Kipkemboi and Sugut are not eligible for asylum because they failed to establish either past persecution or a well-founded fear of future persecution. Because they fail to meet the lesser burden of proving eligibility for asylum, they also fail to prove a right to withholding of removal. See Suprun v. Gonzales, 442 F.3d 1078, 1081 (8th Cir.2006). Analysis under the Convention Against Torture is also unnecessary because there is no evidence that Kipkemboi might be tortured for reasons unrelated to her claims for asylum and withholding of removal. See Alemu v. Gonzales, 403 F.3d 572, 576 (8th Cir.2005) (“[S]eparate analysis is required only when there is evidence that the alien might be tortured for reasons unrelated to her claims for asylum and withholding of removal․”).
Kipkemboi and Sugut raise several due process issues last argued in their 2006 motion to reopen. They complain that the record in their case was insufficient for the BIA to properly review, that not all their issues were fully discussed in the administrative proceedings, that the immigration judge inappropriately interrupted their testimony with questions, and that the immigration judge questioned Sugut without appropriately probing his responses.
The Due Process Clause of the Fifth Amendment entitles Kipkemboi and Sugut to a fair hearing. Al Khouri v. Ashcroft, 362 F.3d 461, 464 (8th Cir.2004); Tun v. Gonzales, 485 F.3d 1014, 1025 (8th Cir.2007). To demonstrate that their deportation hearing was fundamentally unfair in violation of the Due Process Clause, they must demonstrate both a fundamental procedural error and resulting prejudice. United States v. Torres-Sanchez, 68 F.3d 227, 230 (8th Cir.1995). “In this context, prejudice means a showing that the outcome of the proceeding may well have been different had there not been any procedural irregularities.” Tun, 485 F.3d at 1026, citing Torres-Sanchez, 68 F.3d at 230.
Kipkemboi and Sugut point “to nothing that calls into doubt the fundamental fairness of the procedures employed.” See Tamenut v. Mukasey, 521 F.3d 1000, 1005 (8th Cir.2008). The BIA sufficiently addressed their complaints in its March 13, 2006 denial of the motion to reopen:
[Kipkemboi and Sugut] assert that the hearing transcript was of such a poor quality that reopening is warranted. While the transcript contains several ‘indiscernibles,’ these deficiencies do not render the record insufficient for our review. Moreover, the respondents have failed to show that their claims for relief were not fully presented or understood.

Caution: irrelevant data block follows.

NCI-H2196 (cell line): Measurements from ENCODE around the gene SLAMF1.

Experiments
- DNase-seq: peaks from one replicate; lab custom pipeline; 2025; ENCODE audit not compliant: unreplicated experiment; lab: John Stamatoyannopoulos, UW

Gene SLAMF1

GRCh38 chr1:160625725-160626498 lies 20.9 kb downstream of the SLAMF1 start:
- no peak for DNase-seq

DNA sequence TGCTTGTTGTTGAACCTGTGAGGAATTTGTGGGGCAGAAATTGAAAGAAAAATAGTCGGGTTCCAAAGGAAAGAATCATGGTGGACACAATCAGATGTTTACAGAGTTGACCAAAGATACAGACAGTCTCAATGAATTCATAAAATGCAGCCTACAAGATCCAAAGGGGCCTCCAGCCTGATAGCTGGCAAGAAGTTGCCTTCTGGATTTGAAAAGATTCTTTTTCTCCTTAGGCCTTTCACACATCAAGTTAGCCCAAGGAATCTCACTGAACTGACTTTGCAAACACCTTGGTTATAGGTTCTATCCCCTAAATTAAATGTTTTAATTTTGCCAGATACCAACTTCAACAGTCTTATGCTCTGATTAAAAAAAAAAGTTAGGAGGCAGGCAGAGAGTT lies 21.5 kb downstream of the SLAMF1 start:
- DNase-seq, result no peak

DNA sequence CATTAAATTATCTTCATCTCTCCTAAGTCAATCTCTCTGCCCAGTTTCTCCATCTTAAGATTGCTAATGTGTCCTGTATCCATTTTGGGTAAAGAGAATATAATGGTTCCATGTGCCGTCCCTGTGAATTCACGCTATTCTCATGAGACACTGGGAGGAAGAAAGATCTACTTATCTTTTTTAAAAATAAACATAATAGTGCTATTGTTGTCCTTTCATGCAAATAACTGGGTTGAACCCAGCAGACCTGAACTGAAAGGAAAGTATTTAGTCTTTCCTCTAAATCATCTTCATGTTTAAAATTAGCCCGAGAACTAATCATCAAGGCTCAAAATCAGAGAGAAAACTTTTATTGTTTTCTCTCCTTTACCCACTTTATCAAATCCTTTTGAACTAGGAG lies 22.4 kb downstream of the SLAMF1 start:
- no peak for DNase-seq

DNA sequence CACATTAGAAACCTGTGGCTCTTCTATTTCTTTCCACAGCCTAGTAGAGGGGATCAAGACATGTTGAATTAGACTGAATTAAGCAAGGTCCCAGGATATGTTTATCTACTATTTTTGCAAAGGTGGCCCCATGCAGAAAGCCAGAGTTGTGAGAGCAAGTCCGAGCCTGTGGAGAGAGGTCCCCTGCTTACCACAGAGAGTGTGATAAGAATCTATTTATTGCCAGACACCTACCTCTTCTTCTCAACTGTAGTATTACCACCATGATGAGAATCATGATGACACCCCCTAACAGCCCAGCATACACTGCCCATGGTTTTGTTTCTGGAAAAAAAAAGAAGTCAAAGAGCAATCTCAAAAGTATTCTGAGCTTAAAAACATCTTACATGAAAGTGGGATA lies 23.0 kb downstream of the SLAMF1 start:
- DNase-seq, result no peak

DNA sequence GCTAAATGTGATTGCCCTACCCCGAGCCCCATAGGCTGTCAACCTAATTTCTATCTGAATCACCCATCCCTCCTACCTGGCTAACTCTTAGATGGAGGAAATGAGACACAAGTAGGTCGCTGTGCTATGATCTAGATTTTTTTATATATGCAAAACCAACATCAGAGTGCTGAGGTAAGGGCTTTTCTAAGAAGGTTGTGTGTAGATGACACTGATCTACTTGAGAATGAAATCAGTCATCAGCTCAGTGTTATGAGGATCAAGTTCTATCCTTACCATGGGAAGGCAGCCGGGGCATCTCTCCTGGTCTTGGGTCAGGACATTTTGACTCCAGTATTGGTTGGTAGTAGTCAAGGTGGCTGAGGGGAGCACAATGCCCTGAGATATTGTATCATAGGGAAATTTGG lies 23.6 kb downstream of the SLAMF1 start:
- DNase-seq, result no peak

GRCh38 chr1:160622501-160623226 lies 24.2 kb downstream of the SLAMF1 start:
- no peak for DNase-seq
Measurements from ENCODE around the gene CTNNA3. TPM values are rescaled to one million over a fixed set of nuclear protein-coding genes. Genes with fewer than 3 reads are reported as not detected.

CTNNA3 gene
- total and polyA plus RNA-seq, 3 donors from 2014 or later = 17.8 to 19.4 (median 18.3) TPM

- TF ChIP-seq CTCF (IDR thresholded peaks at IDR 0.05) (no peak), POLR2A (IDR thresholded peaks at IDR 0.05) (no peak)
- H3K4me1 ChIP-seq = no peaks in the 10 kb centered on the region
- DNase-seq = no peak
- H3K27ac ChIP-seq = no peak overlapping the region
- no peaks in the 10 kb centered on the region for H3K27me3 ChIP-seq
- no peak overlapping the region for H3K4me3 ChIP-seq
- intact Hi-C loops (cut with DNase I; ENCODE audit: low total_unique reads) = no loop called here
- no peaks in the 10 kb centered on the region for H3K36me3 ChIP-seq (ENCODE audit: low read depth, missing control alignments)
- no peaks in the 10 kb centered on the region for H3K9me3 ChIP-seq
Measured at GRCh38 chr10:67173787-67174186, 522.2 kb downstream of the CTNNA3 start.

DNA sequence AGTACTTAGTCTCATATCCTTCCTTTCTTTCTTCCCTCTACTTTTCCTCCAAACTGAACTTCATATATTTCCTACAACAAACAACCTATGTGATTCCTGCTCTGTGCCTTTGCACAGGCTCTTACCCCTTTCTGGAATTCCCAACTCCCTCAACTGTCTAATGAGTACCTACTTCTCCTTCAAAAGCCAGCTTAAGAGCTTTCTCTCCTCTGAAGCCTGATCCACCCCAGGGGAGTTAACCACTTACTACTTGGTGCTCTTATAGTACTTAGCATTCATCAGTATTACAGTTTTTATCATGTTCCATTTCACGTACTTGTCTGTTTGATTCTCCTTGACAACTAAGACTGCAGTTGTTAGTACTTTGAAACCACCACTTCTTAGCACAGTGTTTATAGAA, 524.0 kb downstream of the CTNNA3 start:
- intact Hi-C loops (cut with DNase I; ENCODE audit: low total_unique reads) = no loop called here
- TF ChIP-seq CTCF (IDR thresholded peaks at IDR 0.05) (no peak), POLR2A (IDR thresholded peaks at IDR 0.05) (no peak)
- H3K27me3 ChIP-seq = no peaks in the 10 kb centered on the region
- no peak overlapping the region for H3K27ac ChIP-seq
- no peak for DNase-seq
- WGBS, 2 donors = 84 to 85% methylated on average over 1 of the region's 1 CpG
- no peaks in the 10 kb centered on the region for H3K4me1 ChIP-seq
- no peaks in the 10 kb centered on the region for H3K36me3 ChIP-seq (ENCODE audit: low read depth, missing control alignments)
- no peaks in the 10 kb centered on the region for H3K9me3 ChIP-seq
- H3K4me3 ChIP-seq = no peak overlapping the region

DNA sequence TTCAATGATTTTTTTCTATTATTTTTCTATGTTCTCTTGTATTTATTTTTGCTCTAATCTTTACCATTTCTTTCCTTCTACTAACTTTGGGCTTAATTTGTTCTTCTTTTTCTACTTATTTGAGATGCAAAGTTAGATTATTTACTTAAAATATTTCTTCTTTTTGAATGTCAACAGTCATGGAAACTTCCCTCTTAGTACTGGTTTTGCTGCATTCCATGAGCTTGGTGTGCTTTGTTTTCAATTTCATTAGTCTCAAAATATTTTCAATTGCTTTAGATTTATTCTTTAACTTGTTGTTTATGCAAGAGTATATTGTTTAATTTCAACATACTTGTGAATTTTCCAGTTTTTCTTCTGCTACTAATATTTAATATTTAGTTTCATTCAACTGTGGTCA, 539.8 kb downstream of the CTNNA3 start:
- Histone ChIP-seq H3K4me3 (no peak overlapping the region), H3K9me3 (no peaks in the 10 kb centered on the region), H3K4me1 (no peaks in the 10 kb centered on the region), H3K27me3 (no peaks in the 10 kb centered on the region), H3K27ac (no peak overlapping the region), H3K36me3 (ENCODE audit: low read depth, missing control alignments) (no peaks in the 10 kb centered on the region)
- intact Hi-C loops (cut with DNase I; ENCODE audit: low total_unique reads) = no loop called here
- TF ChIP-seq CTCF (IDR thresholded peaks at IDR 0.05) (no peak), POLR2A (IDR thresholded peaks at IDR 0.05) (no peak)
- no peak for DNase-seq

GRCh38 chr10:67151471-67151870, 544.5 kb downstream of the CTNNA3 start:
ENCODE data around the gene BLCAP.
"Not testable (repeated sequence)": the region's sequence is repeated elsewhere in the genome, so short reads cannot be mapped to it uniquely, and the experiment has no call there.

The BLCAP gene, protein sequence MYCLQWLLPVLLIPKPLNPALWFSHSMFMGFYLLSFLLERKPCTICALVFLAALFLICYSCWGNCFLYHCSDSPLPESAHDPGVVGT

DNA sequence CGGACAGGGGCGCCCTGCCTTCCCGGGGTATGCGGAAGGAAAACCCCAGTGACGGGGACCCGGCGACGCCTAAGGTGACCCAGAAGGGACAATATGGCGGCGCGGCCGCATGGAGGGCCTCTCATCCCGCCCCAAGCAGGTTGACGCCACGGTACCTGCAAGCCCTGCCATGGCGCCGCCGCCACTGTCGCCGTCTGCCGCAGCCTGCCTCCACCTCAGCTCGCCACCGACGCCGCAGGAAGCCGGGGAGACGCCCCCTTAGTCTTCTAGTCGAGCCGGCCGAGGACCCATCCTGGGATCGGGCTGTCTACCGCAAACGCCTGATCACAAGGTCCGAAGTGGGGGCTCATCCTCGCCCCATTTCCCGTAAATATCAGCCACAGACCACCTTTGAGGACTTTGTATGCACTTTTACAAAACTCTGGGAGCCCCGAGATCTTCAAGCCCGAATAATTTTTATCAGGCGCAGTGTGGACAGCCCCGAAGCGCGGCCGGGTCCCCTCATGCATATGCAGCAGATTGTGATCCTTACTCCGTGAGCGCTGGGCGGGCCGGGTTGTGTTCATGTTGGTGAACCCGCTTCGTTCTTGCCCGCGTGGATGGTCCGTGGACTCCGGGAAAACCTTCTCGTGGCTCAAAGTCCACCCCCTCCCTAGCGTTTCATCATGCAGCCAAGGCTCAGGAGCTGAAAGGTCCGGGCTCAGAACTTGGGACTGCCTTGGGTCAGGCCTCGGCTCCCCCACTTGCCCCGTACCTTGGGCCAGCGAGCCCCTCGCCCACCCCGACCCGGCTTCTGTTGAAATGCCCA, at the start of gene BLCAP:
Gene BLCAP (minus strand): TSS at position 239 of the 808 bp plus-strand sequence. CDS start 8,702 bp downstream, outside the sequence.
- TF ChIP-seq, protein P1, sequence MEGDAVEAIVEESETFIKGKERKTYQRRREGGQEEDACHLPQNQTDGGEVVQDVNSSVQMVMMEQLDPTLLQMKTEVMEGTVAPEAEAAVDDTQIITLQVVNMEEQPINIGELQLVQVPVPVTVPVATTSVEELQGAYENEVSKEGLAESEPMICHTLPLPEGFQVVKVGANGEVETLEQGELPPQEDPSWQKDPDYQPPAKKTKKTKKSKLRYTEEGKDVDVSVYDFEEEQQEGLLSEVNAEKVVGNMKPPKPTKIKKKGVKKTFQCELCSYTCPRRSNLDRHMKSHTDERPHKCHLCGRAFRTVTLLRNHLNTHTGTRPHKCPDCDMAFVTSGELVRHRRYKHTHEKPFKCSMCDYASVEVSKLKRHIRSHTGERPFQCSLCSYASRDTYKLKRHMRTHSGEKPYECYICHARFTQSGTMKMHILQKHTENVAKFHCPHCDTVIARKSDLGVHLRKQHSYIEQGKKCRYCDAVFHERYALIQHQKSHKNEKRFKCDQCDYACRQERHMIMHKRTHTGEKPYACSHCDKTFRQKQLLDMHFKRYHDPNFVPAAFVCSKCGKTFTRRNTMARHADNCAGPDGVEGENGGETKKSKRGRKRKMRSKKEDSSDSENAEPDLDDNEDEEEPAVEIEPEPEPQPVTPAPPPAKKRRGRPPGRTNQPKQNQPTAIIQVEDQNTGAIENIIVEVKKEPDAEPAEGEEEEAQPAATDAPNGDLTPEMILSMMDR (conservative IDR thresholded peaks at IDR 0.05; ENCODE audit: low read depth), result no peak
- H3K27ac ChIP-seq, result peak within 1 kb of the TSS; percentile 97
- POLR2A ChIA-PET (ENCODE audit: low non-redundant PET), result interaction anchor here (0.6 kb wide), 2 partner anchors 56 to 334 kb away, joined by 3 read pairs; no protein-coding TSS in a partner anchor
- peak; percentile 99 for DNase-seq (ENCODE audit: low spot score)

Third, the respondents assert these removal proceedings should be reopened due to the Immigration Judge's improper conduct. Specifically they assert that the Immigration Judge interfered in the proceedings by posing too many questions. However, the Immigration and Nationality Act specifically authorizes the Immigration Judge to “interrogate, examine and cross-examine the alien and any witnesses.” In fact, the record reveals that the Immigration Judge was attentive and trying to develop the record.
(Internal citations omitted).
Finally, Kipkemboi and Sugut argue that the BIA erred in denying their motion to reconsider. This court reviews the BIA's denial of a motion to reconsider for abuse of discretion. Esenwah v. Ashcroft, 378 F.3d 763, 765 (8th Cir.2004). “The BIA abuses its discretion only when its decision ‘is without rational explanation, departs from established policies, invidiously discriminates against a particular race or group, or where the agency fails to consider all factors presented by the alien or distorts important aspects of the claim.’ ” Id., quoting Feleke v. INS, 118 F.3d 594, 598 (8th Cir.1997).
A motion to reconsider must specify “the errors of fact or law in the prior Board decision and shall be supported by pertinent authority.” 8 C.F.R. § 1003.2(b). The BIA must then “consider the issues raised and announce its decision in terms sufficient to enable a reviewing court to perceive that it has heard and thought and not merely reacted.” Rodriguez-Rivera v. INS, 993 F.2d 169, 170 (8th Cir.1993) (per curiam).
Here, after reviewing their motion to reconsider, the BIA concluded that the “respondents' lengthy motion to reconsider raises essentially the same arguments presented in their previous filings, which the Board has fully considered.” The BIA based its denial on the rational explanation that Kipkemboi and Sugut “failed to identify any legal or factual errors in the Board's decision.” The BIA did not abuse its discretion in denying the motion to reconsider.
The judgment of the BIA is affirmed.
2. Both in her written and oral argument, Kipkemboi states she is not making “a derivative claim,” but only one for “her own suffering.” See Gumaneh v. Mukasey, 535 F.3d 785, 789-90 (8th Cir.2008).
BENTON, Circuit Judge.